Welcome dock at Hudson Crossing Park just north of Lock C5.
The next time you are at lock C5 pull into the dock on the northeast side and explore one of the best kept secrets along the river. But, it won’t be a secret for long. Hudson Crossing Park celebrates the Hudson River
and the importance of this location as a river crossing point throughout history. You can see the remnants of several crossings, but not so visible are the fordings made by travelers hundreds, even thousands, of years ago.
By Judy Dean
Winters are busy for boaters because they are planning their trips and activities for the upcoming summer, so let’s begin that planning right now.
This past summer’s beautiful weather did not bring an increase to travel and traffic on the Hudson River/Champlain Canal. Boaters reported almost daily that “we were about the only ones up and down the river”. Fuel prices were reasonable, so what was the problem?
The situation reminded me of an article that BOTH’s own Editor John Vargo had written a couple of years ago about the underutilization of the Hudson River and NYS Canal System. He and I are in agreement and have had subsequent conversations since then and have wondered - are we the only people who realize what a magnificent, clean and accessible Hudson River and NYS Canal System we have?? Are we the only people who can see the myriad of opportunities for travel, exploration, fun and truly soulful experiences are found on the Hudson River and NYS Canal System??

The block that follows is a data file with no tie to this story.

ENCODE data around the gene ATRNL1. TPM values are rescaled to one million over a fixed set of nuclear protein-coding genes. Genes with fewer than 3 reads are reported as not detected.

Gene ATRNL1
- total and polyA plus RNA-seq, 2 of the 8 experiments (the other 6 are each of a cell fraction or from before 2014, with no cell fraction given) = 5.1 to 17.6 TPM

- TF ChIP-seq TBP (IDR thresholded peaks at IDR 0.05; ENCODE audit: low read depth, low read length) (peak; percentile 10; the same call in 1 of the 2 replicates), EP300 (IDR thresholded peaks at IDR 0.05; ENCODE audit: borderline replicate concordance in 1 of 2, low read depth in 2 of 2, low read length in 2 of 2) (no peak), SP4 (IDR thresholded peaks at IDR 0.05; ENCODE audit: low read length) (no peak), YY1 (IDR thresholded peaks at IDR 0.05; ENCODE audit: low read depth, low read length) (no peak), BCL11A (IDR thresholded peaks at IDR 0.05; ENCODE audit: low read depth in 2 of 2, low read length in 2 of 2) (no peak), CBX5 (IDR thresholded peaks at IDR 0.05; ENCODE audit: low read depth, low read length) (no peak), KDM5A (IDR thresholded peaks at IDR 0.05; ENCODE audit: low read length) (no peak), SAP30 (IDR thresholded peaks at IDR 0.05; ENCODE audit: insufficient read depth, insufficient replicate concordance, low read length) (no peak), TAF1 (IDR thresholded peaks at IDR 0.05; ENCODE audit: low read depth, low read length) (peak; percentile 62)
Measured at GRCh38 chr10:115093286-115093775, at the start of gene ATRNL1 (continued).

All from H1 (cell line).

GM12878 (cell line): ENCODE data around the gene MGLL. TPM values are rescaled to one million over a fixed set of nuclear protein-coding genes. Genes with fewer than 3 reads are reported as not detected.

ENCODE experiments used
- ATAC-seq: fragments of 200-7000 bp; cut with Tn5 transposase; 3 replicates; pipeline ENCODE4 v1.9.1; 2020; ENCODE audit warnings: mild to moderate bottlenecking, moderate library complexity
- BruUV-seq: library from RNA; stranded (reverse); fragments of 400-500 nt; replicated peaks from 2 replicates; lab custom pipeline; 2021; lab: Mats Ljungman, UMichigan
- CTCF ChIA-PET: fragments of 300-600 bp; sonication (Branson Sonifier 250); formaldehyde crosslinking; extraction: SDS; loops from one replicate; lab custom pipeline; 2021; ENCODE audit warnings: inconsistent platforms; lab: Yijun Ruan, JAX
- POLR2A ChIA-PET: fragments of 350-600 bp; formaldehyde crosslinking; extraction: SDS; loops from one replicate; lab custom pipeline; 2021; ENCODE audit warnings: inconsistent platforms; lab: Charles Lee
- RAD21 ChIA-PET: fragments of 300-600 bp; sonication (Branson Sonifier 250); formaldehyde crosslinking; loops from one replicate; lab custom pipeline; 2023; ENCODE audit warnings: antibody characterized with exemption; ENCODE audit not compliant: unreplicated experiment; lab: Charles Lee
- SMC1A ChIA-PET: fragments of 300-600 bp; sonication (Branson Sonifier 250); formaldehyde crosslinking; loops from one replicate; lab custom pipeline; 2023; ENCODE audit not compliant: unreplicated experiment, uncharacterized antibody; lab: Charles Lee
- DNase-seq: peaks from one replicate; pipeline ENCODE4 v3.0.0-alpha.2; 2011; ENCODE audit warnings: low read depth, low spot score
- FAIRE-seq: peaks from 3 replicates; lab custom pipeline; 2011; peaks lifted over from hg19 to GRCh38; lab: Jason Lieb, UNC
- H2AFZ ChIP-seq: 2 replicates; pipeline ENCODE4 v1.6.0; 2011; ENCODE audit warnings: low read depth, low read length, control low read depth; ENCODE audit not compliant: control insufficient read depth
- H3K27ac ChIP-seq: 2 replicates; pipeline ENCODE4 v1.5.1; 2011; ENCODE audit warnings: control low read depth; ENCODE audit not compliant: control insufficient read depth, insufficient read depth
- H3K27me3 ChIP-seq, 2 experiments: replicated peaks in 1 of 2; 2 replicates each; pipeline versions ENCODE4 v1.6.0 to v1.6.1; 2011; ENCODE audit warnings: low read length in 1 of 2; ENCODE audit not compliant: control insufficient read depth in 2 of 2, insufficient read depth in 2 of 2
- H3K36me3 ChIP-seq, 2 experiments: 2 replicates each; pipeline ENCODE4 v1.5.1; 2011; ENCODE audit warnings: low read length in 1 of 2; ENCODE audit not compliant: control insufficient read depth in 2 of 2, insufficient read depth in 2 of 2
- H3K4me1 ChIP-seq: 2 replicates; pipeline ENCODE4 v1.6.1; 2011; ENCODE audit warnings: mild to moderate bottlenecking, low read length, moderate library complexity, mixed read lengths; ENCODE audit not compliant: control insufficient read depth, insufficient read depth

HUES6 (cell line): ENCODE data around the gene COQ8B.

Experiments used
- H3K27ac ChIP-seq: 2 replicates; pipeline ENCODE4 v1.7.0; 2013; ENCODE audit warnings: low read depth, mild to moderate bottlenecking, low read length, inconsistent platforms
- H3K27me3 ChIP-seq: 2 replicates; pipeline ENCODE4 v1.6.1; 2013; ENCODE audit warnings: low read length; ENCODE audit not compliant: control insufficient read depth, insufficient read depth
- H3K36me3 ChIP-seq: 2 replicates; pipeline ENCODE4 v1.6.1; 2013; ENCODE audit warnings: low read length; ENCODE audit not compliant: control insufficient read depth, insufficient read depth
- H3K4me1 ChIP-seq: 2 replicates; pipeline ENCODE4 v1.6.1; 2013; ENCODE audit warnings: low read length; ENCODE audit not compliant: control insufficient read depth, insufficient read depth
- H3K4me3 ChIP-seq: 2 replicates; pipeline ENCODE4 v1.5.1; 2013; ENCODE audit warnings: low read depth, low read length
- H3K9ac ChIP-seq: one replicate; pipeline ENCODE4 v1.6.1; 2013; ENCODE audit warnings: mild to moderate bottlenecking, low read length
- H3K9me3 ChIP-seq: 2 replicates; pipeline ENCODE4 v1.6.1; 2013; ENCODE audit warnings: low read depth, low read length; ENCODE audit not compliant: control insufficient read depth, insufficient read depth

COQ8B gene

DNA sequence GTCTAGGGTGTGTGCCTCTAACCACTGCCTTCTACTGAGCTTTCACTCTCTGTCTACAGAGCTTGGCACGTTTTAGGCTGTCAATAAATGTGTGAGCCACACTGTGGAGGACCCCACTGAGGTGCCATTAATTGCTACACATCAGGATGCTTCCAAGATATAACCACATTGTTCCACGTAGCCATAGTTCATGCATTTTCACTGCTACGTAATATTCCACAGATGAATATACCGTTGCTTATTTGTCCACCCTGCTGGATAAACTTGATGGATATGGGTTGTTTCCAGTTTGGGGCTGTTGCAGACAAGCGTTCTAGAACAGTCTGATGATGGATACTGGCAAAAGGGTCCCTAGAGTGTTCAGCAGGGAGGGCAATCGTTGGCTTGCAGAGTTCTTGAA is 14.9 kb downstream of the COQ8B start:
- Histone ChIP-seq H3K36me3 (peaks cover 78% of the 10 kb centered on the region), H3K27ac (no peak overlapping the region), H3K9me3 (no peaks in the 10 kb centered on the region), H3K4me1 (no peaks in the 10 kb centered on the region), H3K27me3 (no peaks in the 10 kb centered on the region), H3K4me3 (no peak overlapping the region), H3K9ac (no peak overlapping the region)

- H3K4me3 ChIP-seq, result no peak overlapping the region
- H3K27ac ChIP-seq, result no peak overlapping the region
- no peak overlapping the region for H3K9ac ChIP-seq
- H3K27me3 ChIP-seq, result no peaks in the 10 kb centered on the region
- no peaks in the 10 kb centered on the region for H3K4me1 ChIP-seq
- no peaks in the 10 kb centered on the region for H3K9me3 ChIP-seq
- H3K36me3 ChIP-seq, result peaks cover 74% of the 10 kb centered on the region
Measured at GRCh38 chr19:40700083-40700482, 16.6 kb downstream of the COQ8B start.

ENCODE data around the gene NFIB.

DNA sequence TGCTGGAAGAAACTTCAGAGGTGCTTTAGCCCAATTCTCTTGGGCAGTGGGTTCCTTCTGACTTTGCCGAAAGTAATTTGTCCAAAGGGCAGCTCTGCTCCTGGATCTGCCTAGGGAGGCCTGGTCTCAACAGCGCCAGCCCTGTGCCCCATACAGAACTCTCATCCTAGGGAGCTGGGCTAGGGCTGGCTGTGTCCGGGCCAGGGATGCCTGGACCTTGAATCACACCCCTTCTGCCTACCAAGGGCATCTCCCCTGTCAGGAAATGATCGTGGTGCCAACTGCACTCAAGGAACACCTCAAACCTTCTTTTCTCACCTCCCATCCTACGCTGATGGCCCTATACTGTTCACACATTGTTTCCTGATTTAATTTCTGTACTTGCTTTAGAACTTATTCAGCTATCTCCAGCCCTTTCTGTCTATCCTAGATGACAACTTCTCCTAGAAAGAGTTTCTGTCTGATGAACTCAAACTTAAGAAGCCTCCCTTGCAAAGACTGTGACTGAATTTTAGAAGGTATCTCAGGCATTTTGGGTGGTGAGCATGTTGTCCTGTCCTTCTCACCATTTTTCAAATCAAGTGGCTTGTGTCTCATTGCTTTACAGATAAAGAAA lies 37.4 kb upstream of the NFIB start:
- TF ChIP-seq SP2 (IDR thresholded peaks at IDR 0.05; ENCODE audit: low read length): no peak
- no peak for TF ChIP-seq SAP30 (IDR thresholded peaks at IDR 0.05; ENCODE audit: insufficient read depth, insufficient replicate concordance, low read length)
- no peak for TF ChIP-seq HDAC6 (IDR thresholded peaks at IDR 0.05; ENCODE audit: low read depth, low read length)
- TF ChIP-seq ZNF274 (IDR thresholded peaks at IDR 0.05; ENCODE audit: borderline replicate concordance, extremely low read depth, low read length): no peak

Obviously we are not, but this magazine is currently the only publication devoted to the promotion of the river and canal system.
Question: When I winterize my boat can I leave my battery or batteries in the boat for the winter?
Alex: The answer really depends on the boat, personal watercraft or sailboat. Every boat, properly wired has a master switch with off/1/2. Some modern boats have a draw, or drain on the batteries even with the battery switch in the off position... READ FULL ARTICLE
Bringing New York’s “Marine Northway” Back Into Commercial Action
As New York’s leading Chamber of Commerce for the marine industry and advocate for the Canal System, it makes sense that the Chamber of Southern Saratoga County should count among its members the leading tugboat transportation company serving our inland waterways.
By Ralph J Ferrusi
Thursday morning, October 14, 1943 383 8th Air Force heavy bombers—B-17’s and B-24’s—lifted off from nineteen bases in southeastern England: destination, the ball-bearing factories in Schweinfurt, in central Germany. Sixteen 305th Bomb Group, 364th Bomb Squadron B-17’s lift off the runway in Chelveston, England.
My wife Kathy’s uncle, Staff Sergeant Russell Joseph Kiggins was a tail gunner on one of the B-17’s. Schweinfurt was his sixth mission.
Schweinfurt was very heavily defended. 60 B-17’s—600 men—failed to return to England. The mission became known as Black Thursday. Thirteen of the 364th’s B-17’s never even reached Schweinfurt, lost to machine guns, cannons, and rockets fired by swarms of single- and twin-engined German fighters.
Hidden Osmotic Blisters
The owner of a bass boat was taking good care of his boat. He never considered applying epoxy barrier on the hull because he took it out of the water and kept it on the trailer after he used it.